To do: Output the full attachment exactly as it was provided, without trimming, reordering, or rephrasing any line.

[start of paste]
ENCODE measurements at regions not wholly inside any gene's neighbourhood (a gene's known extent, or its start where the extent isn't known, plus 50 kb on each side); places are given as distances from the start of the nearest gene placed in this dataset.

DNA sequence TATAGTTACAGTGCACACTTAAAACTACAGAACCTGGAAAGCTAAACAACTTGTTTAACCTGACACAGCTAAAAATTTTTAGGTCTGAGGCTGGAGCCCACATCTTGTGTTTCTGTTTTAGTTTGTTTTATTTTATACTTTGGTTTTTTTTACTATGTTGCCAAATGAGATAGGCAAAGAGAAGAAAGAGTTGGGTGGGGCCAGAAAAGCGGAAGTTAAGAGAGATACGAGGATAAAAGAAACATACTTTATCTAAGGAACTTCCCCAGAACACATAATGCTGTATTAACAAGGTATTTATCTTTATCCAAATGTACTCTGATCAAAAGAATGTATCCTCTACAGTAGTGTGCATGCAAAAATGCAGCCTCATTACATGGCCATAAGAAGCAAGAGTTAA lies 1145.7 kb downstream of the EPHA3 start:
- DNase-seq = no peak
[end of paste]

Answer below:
ENCODE measurements at regions not wholly inside any gene's neighbourhood (a gene's known extent, or its start where the extent isn't known, plus 50 kb on each side); places are given as distances from the start of the nearest gene placed in this dataset.

DNA sequence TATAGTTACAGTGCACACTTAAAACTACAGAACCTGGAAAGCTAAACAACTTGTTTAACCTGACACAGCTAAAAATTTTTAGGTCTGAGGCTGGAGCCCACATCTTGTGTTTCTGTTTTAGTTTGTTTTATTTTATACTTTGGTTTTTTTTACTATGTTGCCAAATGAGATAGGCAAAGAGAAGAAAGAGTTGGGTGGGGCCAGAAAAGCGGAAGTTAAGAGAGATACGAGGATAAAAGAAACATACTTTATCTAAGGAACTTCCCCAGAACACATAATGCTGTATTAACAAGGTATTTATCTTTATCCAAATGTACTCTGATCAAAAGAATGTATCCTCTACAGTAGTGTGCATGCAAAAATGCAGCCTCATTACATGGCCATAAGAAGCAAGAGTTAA lies 1145.7 kb downstream of the EPHA3 start:
- DNase-seq = no peak